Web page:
Note: You are currently viewing documentation for Moodle 3.2. Up-to-date documentation for the latest stable version of Moodle is probably available here: MySQL.
MySQL is one of the supported databases that underpins a Moodle installation.
- If you are running Linux your preference should be to install using your distributions package manager. This ensures you will get any available updates. However, you can also use apt-get or yum depending on the distribution that you are running.
- There are installers available for most popular operating systems at http://www.mysql.com/downloads/mysql/.
- It is possible and reasonably straightforward to build mysql from source but it is not recommended (the pre-built binaries are supposedly better optimised).
- Make sure you set a password for the 'root' user (see http://dev.mysql.com/doc/refman/5.0/en/default-privileges.html).
- Consider installing and configuring my.cnf (the MySQL settings file) to suit your needs. The default configuration is usually very conservative in respect of memory usage versus performance. Increase the 'max_allowed_packet' setting to at least 4 megabytes.
- If you are going to use Master/Slave replication, you must add binlog_format = 'ROW' into your my.cnf within [mysqld]. Otherwise, Moodle will not be able to write to the database.
Creating Moodle database
These are the steps to create an empty Moodle database. Substitute your own database name, user name and password as appropriate.
The instructions assume that the web server and MySQL server are on the same machine. In this case the 'dbhost' is 'localhost'. If they are on different machines substitute the name of the web server for 'localhost' in the following instructions and the 'dbhost' setting will be the name of the database server. Databases have a "Character set" and a "Collation". For moodle the character set should be utf8 and the collation is utf8_general_ci. You may get the option to set these values when you create the database. If you are not given a choice, the default options are probably good. An install on an old server may have the wrong settings.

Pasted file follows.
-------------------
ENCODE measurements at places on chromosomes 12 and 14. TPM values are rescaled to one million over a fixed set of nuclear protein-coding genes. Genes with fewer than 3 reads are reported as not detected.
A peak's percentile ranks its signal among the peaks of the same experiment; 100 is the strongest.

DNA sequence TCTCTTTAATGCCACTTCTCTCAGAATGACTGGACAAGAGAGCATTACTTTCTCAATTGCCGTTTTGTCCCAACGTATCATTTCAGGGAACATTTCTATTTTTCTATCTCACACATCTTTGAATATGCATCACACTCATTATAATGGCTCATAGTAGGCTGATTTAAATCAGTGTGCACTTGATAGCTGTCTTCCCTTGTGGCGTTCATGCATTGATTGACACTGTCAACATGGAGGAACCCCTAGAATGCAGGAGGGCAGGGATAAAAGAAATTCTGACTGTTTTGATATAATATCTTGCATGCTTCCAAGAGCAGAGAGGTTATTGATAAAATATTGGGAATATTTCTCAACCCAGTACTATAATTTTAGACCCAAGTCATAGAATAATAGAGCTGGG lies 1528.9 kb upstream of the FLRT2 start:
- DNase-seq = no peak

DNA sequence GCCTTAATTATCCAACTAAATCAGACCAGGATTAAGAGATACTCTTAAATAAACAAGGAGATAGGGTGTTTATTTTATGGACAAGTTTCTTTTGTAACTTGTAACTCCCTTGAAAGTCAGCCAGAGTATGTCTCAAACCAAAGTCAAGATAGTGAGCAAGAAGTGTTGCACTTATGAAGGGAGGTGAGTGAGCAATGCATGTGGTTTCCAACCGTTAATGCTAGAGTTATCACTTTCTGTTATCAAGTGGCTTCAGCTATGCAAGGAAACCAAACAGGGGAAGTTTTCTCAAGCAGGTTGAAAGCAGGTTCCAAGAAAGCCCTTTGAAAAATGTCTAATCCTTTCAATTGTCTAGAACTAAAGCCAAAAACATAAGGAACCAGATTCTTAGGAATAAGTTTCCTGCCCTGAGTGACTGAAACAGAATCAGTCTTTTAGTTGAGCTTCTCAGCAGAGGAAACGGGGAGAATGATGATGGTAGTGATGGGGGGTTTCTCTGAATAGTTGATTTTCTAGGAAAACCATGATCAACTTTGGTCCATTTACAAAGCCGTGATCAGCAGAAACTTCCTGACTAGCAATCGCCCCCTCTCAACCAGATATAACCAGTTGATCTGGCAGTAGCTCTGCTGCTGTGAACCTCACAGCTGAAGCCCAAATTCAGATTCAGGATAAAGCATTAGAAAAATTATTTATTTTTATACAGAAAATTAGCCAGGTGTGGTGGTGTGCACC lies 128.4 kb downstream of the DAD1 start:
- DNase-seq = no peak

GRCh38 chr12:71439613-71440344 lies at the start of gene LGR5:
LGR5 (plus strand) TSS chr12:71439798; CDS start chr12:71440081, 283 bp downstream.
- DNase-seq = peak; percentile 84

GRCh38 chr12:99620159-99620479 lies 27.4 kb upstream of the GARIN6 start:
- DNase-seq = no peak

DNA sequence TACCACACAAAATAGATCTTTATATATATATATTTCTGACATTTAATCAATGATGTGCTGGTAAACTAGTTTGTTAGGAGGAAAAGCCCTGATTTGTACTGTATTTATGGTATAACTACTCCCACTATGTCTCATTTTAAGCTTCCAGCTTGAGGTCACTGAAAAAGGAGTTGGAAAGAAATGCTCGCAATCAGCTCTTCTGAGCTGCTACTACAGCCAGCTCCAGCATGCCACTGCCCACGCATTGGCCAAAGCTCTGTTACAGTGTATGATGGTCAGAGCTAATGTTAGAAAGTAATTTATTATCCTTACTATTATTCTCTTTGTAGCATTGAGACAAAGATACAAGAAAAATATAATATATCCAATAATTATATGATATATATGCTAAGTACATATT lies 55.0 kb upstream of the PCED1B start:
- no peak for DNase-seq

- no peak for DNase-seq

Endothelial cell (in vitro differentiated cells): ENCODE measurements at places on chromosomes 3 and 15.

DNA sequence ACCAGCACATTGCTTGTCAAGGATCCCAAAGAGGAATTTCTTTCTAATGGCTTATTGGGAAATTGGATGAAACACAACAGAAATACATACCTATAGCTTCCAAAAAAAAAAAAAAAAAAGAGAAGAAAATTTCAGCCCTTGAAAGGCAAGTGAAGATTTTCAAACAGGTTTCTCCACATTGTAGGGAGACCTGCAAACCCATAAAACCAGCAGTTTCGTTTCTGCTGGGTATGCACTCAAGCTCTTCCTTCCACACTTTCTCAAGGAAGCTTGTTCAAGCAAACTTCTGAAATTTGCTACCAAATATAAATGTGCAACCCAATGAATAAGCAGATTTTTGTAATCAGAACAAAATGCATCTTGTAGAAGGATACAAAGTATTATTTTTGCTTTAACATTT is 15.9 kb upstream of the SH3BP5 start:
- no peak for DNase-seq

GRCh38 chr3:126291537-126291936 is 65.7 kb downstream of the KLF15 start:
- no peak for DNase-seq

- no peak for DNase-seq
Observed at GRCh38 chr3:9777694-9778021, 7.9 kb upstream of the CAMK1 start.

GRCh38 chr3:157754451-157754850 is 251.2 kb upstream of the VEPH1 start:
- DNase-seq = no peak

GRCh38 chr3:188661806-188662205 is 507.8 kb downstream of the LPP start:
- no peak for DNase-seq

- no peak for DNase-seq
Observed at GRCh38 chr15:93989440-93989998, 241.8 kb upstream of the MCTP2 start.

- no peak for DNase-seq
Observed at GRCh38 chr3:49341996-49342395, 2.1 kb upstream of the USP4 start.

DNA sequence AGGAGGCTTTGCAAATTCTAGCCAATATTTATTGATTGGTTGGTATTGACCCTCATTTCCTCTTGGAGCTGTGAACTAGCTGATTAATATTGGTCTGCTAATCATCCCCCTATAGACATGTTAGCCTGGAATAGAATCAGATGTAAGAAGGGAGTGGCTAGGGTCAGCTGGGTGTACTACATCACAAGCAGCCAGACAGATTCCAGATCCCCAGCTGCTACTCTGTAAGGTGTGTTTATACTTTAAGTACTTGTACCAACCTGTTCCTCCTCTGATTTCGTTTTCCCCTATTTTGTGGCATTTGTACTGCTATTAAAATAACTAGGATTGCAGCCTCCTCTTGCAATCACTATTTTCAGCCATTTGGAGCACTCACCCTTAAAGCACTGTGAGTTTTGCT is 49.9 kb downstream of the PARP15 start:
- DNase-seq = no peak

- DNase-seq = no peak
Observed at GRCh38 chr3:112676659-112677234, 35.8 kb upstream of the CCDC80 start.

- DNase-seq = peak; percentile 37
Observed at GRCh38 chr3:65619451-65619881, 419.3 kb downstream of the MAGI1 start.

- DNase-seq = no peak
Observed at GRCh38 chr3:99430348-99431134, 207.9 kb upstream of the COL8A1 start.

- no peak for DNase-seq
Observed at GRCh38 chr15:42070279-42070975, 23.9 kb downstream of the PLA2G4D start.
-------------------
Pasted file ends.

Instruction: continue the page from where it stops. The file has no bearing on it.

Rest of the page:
- To create a database using the 'mysql' command line client, first log into MySQL
$ mysql -u root -p Enter password:
(Enter the password you previously set - or been given - for the MySQL 'root' user). After some pre-amble this should take you to the mysql> prompt.
- Create a new database (called 'moodle' - substitute your own name if required). We recommend you use utf8_unicode_ci for collation.
mysql> CREATE DATABASE moodle DEFAULT CHARACTER SET utf8 COLLATE utf8_unicode_ci;
- Add a user/password with the minimum needed permissions:
mysql> GRANT SELECT,INSERT,UPDATE,DELETE,CREATE,CREATE TEMPORARY TABLES,DROP,INDEX,ALTER ON moodle.* TO moodleuser@localhost IDENTIFIED BY 'yourpassword';
...which creates a user called 'moodleuser' with a password 'yourpassword'. Make sure you invent a strong password and resist the temptation to 'GRANT ALL'.
phpMyAdmin is a web based administration tool for MySQL. If this is available you can use it to create a new database. Make sure that you select 'UTF8' as the default character set.
Which database belongs to which Moodle
If you have installed several Moodle installations on the same server, there will be several databases in your MySQL server. The names might be quite poor reflections of the content like _mdl1 _mdl2 _mdl3 . So how do I see which database goes with which Moodle installation? You can go in with phpMyAdmin and in the various databases check for the table "mdl_course". There you will easily see the name of that Moodle Installation. In table mdl_config you can see the Moodle version. The main URL for the site is not in the database except where there are absolute links.